The Archbishop of Canterbury and the pope turn their attention to Gaza in their Christmas addresses.

“So many parts of the world appear to be plagued by violence,” Justin Welby is set to express as he reflects on the suffering of children in war. Both the archbishop of Canterbury and the pope are using their Christmas addresses to show support for Bethlehem and those affected by the Israel-Gaza conflict.

Speaking about the birthplace of Jesus Christ, which is currently in the Israeli-occupied West Bank, Justin Welby will state that “the skies of Bethlehem are filled with fear rather than angels and glory.” He will also draw parallels between the turbulent circumstances of Jesus’s birth and the current plight of children in the war-stricken region.

“In today’s world, there is a crying child in a manger somewhere, with no one willing or able to provide shelter for the desperate parents,” Welby will say in a sermon at Canterbury Cathedral. “Or perhaps the child lies in an incubator, in a hospital with limited electricity, like Al-Ahli in Gaza, surrounded by conflict. Maybe the child is in a home still marked by the horrors of October 7th, with family members killed and a mother living in fear.”

In his sermon, he will also mention the victims of conflicts in Ukraine and Sudan, stating that “so many parts of the world seem to be plagued by violence.” He will emphasize the need for a commitment to service rather than being served in order to address issues of climate change, terrorism, economic inequality, and the desperation that drives migration.

The archbishop will also praise King Charles, whom he led in coronation this year, for his leadership through service. “Two thousand years later, during a coronation, it felt natural and appropriate for a king in royal attire to respond to a child, saying, ‘I do not come to be served, but to serve’ – and we know that this was his intention, the proper way to be a king,” he will affirm.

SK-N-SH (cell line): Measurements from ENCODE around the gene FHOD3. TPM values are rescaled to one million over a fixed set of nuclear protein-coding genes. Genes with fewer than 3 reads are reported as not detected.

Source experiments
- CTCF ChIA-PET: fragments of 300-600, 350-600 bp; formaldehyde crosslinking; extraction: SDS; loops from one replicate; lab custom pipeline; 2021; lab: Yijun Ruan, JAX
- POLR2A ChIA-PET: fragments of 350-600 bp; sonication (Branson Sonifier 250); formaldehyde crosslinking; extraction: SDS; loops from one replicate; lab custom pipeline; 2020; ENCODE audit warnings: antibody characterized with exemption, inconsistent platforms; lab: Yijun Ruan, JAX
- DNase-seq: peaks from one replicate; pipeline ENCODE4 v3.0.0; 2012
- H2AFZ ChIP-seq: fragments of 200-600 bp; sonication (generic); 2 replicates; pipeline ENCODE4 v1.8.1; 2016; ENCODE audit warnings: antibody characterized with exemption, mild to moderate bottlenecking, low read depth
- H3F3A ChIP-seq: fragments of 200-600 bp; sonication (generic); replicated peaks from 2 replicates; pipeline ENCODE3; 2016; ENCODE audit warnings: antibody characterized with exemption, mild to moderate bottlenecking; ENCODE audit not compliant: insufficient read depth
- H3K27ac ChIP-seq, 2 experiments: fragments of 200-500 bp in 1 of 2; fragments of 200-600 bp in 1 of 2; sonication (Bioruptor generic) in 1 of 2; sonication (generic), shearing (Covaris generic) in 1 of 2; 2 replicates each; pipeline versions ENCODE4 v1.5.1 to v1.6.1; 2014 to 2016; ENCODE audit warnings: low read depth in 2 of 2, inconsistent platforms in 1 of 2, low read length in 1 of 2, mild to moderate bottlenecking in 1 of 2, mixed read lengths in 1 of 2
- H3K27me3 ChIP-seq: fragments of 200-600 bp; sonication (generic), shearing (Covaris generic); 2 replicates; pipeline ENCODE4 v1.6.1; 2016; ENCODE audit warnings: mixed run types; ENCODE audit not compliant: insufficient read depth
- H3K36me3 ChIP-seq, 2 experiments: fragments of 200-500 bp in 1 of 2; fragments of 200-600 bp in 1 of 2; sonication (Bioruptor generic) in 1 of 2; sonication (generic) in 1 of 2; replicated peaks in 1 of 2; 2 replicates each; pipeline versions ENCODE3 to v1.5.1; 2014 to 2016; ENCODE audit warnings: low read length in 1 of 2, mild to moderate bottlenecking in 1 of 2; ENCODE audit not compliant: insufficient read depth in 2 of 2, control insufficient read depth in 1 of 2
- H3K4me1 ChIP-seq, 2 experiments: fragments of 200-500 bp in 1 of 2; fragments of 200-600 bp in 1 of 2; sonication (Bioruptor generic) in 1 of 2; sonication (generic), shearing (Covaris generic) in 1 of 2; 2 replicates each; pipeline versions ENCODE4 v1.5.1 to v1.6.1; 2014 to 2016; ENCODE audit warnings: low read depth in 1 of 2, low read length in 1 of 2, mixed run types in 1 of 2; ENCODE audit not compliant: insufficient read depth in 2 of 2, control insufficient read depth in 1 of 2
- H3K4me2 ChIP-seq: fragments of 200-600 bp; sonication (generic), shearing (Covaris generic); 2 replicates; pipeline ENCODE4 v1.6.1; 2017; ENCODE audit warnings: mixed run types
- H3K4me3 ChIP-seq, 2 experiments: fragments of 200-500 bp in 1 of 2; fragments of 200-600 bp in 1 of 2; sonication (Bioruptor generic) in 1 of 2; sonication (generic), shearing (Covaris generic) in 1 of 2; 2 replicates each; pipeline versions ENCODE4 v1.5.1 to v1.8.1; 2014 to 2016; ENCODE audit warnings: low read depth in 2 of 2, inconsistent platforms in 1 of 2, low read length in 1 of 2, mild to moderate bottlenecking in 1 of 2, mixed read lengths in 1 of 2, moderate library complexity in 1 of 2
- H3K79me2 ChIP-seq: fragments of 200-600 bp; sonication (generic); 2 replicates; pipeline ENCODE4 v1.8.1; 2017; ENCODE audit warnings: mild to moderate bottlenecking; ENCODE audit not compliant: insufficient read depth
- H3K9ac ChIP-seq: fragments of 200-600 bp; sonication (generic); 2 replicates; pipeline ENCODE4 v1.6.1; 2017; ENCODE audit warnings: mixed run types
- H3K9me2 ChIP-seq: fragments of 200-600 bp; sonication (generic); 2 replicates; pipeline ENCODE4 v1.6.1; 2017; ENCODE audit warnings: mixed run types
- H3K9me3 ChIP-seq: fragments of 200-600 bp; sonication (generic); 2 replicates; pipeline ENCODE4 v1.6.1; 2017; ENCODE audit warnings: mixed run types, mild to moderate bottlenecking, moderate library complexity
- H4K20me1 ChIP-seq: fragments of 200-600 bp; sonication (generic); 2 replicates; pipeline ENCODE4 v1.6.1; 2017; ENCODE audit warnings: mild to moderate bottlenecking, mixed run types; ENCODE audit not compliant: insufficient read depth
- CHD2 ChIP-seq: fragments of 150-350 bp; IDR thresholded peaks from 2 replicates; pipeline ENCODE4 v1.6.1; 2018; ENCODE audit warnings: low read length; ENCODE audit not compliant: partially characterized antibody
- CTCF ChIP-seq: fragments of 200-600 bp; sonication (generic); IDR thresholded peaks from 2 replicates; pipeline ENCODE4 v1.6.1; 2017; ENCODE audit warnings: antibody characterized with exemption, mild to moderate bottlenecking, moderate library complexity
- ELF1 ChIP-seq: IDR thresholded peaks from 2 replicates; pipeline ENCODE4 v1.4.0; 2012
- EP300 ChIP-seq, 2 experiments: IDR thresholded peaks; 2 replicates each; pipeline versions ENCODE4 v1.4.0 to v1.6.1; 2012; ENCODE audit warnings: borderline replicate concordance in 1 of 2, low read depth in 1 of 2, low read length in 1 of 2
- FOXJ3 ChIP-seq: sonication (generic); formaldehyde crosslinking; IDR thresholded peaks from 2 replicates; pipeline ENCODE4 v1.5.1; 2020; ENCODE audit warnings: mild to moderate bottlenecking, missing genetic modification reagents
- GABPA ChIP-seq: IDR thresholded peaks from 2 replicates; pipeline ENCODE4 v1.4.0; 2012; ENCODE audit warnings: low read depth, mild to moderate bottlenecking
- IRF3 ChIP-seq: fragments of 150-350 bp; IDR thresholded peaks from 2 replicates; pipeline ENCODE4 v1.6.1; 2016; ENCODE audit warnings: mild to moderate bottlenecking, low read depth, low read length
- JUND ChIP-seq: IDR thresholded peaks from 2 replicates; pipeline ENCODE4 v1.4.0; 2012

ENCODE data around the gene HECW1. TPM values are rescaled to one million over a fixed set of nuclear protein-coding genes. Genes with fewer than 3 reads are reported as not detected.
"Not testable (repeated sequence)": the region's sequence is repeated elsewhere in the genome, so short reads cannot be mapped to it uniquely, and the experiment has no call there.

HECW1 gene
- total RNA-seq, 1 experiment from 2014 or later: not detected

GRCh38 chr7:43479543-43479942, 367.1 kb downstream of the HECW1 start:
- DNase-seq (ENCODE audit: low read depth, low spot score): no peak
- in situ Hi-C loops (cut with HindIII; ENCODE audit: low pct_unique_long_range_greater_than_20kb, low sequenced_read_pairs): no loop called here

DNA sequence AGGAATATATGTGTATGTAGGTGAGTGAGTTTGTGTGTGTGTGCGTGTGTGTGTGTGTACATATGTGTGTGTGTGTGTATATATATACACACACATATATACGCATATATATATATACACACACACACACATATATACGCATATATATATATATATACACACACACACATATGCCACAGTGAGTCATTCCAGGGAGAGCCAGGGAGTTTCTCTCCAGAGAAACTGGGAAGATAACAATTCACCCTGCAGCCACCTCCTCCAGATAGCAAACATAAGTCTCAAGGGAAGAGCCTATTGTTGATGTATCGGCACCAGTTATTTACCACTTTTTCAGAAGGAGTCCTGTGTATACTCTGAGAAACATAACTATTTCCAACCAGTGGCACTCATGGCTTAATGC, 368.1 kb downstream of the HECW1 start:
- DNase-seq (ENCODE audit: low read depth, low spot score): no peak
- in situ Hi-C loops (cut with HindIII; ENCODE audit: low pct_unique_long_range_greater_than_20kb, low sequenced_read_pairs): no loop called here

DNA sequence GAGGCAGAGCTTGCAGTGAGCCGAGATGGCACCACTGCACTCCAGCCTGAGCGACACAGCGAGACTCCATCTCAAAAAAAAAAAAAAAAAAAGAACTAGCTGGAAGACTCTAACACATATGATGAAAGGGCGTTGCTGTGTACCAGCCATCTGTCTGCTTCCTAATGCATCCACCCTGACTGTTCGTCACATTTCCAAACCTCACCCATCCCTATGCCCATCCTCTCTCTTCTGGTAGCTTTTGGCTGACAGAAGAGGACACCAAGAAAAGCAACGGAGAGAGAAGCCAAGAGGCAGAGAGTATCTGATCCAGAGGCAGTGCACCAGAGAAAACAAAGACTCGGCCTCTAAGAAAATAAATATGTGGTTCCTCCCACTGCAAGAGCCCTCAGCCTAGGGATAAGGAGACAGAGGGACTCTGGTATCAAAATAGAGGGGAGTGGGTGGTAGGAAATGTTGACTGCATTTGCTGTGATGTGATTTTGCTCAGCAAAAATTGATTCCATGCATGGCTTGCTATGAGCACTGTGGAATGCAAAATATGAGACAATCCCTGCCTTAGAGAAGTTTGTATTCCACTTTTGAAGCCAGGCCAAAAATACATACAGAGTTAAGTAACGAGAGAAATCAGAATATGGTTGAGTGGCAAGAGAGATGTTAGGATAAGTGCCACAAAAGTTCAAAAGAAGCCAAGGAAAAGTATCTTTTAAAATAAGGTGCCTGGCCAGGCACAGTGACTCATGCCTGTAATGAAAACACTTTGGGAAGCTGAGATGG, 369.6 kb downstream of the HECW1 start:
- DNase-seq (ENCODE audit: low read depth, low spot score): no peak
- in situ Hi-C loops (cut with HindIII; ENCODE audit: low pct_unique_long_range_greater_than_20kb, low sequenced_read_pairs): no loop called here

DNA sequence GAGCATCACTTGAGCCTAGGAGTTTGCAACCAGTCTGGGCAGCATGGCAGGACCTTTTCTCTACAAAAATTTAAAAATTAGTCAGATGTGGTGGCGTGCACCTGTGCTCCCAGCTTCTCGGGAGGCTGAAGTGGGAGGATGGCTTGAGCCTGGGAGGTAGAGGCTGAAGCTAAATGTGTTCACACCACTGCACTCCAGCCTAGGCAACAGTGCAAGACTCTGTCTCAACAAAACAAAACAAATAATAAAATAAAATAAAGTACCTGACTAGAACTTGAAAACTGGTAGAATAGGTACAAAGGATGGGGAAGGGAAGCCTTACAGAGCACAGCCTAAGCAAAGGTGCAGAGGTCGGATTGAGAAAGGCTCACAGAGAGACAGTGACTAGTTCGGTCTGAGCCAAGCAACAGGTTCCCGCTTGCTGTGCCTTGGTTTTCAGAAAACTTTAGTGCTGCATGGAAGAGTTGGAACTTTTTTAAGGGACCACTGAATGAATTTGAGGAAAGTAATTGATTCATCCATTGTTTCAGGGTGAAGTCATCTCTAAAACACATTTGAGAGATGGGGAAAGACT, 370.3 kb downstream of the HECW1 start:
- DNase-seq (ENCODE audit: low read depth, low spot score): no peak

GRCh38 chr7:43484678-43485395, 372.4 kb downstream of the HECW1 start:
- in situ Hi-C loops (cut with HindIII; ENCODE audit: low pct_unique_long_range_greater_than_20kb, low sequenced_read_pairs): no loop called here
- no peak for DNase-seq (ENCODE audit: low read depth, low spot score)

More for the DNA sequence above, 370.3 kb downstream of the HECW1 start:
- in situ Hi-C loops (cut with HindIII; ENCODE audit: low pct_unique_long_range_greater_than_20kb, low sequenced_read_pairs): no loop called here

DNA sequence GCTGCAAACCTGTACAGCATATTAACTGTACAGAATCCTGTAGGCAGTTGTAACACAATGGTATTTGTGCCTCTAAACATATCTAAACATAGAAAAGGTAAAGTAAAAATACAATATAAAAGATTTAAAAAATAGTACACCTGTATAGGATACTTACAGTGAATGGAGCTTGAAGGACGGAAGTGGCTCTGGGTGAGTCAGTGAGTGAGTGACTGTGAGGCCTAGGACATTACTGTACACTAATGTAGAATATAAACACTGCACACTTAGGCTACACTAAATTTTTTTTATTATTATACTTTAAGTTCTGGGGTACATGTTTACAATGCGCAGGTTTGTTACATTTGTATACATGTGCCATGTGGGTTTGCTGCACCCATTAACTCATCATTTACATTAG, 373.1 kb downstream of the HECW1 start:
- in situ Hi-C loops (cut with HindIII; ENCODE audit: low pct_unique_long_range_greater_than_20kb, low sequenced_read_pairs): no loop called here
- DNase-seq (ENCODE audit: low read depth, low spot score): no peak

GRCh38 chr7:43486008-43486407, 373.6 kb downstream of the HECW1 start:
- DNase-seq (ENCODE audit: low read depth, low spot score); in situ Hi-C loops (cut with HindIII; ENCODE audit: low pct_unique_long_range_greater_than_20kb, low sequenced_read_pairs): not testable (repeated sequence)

Reports have suggested that Welby will be knighted by the king for his “personal service” to the monarchy, becoming a member of the Royal Victorian Order in the New Year Honours List.

On Christmas Eve, Pope Francis also addressed the Israel-Hamas conflict in his homily and mourned the fact that Jesus’s message of peace was being overshadowed by the conflict in the land of his birth.

“This evening, our hearts are in Bethlehem, where once again the Prince of Peace is rejected due to the futile logic of war, due to the clash of arms that still prevents him from finding a place in the world,” Francis said during the service at St. Peter’s Basilica.

The pope has made appeals for a ceasefire in the conflict and has called for the release of all hostages held by Palestinian militant groups.

The 87-year-old pontiff spoke shortly after the Israeli prime minister, Benjamin Netanyahu, vowed to escalate the conflict further into Gaza following one of the worst days of losses for Israeli troops in their ground war.

During the papal mass, attended by 6,500 people at St. Peter’s Basilica and watched by more on screens in the square outside, Pope Francis proclaimed that peace and love were the true messages of Christmas. He urged people not to be consumed by worldly success and the “idolatry of consumerism.”

He also spoke about the “all-too-human thread that runs throughout history: the pursuit of worldly power and might, fame and glory, which measures everything in terms of success, outcomes, numbers, and figures – a world obsessed with achievement.”

Francis noted that while many might struggle to celebrate Christmas in “this judgmental and unforgiving world,” they should remember what happened on the first Christmas. “Tonight, love alters history,” he declared.

Pope Francis will deliver his Christmas Day “Urbi et Orbi” (to the city and the world) message and blessing later on Monday.

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